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BP Plc, the second-largest fuel retailer in the U.K., said it’s shutting some of gas stations because of a nationwide truck driver shortage that’s threatening to derail the country’s economic recovery.
The lack of drivers has already left supermarkets around the U.K. unable to fill their shelves. Britain is also suffering a gas and power supply crisis that’s putting companies out of business and threatening consumers with a hike in bills. The U.K.’s exit from the European Union has constrained the flow of workers from the continent and tightened the labor market.
“We are experiencing some fuel supply issues at some of our retail sites in the U.K. and unfortunately have therefore seen a handful of sites temporarily close due to a lack of both unleaded and diesel grades,” BP said in an emailed statement. “We continue to work with our haulier supplier to minimize any future disruption and to ensure efficient and effective deliveries to serve our customers.”
Exxon Mobil Corp. also said that a “small number” of the 200 sites it operates for the supermarket Tesco Plc have been affected by the truck driver shortage. ITV News was first to report the move by BP, which has more than 1,200 U.K. service stations, serving more than 7 million customers a week.
The U.K. government said there’s no fuel shortage and people should continue buying as normal.
“We have a very resilient and robust supply chain,” Jamie Davies, a spokesman for Prime Minister Boris Johnson said. “We obviously recognize the challenges faced by industry and have taken steps to support them. We acknowledge there are issues facing many industries across the U.K.”
BP is the second-largest fuel retailer in the U.K. while Tesco is the largest, according to data from Statista. Others include Royal Dutch Shell Plc, J Sainsbury Plc, Wm Morrison Supermarkets Plc and Asda. Morrisons, Sainsbury’s and Asda said they had no shortages.
A Tesco spokesperson said the company’s own filling stations have good availability of fuel without commenting on the Exxon-operated ones.
The shortage of drivers and other workers hamstrung the U.K. food industry earlier this year, with stores running low on basics like milk and bread, tens of thousands of extra pigs piling up on farms, and retailers warning that there will be shortages of some products at Christmas.
Business groups have been pushing the government for weeks to add truck drivers to a special visa program to ease the pressure. But ministers have refused to budge, arguing it’s up to companies to lure staff by offering better wages. The government has, however, eased the rules for obtaining licenses to drive trucks, increased testing capacity, and relaxed a limit on the hours that drivers are allowed to be behind the wheel.
The country’s gas and power crisis has an entirely separate set of causes. Low levels of wind power generation, depleted gas storage and restricted supplies from Russia have sent prices soaring, putting out of business companies that supplied about 1.5 million households.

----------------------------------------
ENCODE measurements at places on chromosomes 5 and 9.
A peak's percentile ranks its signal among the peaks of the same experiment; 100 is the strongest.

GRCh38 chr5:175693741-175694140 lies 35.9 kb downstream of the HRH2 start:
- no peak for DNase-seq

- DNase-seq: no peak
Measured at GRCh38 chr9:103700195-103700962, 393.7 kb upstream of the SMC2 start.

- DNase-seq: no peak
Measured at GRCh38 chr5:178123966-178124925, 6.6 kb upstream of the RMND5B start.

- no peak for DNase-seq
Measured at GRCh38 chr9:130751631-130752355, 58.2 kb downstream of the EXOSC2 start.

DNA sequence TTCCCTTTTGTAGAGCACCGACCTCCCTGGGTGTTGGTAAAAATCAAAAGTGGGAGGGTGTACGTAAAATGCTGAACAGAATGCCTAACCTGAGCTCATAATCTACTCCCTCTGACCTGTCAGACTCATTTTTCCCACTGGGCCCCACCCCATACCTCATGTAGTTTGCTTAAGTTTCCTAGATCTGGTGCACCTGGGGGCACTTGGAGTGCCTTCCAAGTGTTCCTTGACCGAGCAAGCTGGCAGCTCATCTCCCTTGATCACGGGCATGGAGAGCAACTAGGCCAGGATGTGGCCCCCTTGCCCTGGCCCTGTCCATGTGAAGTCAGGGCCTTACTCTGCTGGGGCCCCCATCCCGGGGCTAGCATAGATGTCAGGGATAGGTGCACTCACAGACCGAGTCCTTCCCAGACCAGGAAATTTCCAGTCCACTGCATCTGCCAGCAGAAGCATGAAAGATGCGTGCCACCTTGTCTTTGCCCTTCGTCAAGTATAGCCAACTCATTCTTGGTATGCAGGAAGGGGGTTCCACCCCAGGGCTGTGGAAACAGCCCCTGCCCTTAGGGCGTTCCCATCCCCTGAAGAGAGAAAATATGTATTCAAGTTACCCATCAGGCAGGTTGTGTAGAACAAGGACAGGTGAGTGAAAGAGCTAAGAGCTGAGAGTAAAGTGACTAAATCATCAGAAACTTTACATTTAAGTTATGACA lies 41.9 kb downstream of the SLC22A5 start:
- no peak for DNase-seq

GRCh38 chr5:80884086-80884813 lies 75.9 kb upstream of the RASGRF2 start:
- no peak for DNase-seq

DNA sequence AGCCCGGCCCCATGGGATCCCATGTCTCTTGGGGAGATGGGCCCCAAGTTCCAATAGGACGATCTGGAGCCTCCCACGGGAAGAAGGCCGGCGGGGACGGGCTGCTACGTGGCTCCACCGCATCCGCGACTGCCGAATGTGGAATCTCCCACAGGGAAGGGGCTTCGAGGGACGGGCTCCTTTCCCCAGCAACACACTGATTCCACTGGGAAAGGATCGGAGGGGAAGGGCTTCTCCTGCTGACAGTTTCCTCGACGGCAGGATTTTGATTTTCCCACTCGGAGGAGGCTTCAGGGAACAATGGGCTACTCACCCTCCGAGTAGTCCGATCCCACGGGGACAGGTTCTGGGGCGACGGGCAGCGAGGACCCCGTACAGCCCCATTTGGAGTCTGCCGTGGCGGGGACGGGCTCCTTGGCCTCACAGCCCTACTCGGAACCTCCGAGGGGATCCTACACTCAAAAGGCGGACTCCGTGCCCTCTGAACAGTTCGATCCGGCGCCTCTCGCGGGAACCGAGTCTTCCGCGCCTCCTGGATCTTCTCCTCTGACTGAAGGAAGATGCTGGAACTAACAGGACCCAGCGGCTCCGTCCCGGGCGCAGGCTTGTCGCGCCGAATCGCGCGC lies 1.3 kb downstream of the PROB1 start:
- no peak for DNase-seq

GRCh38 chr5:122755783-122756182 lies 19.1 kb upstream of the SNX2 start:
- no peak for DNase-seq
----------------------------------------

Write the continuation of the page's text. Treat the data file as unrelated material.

Yet, in a sign of the complex supply chains that underpin the U.K. economy, the energy crisis has also ended up hammering the food industry.
High gas prices last week forced fertilizer maker CF Industries Holding Inc. to close two plants that make carbon dioxide as a byproduct. That posed an imminent threat to the food industry, which uses the gas to stun pigs and chickens for slaughter, as well as in packaging to extend shelf-life and the “dry ice” that keeps items frozen during delivery.
On Tuesday, the U.K. government said it will provide “limited financial support” to help the company restart its facilities.
Britain’s multiplying economic difficulties threaten to erase the euphoria that accompanied the end of coronavirus lockdowns and leave policy makers with a delicate balancing act.
The government has sought to dispel the idea that the U.K. Is heading to a winter of empty supermarket shelves and soaring prices, with Prime Minister Boris Johnson saying earlier this week that “Christmas is on,” but he’s under growing pressure to address the labor shortages and high energy prices that pose a growing threat to supply chains.
The opposition Labour Party is also seeking to weaponize a growing cost-of-living crisis as rising prices coincide with the government’s drive to remove pandemic support to workers and benefits claimants.
Chancellor of the Exchequer Rishi Sunak wrote a letter to Bank of England Governor Andrew Bailey on Thursday, in which he said that the recent period of above-target inflation is driven partially by “rising commodity prices, global supply bottlenecks and shortages.” Investors are bringing forward their bets on when the bank will hike interest rates.
Traffic data suggests that gasoline and diesel demand in the U.K. has rebounded in September as some workers start to commute again, using their car rather than public transport. London, for example, saw last week the worst traffic congestion since the start of the pandemic, according to data from satellite-navigation company TomTom NV.
According to data from the Department for Transport, traffic in the U.K. hit last week the highest level since the pandemic began, with the average road use running at 3% above pre-pandemic level. Traffic of big trucks was particularly intense, running at 13% above pre-pandemic level.
(Updates with company responses from seventh paragraphs.)
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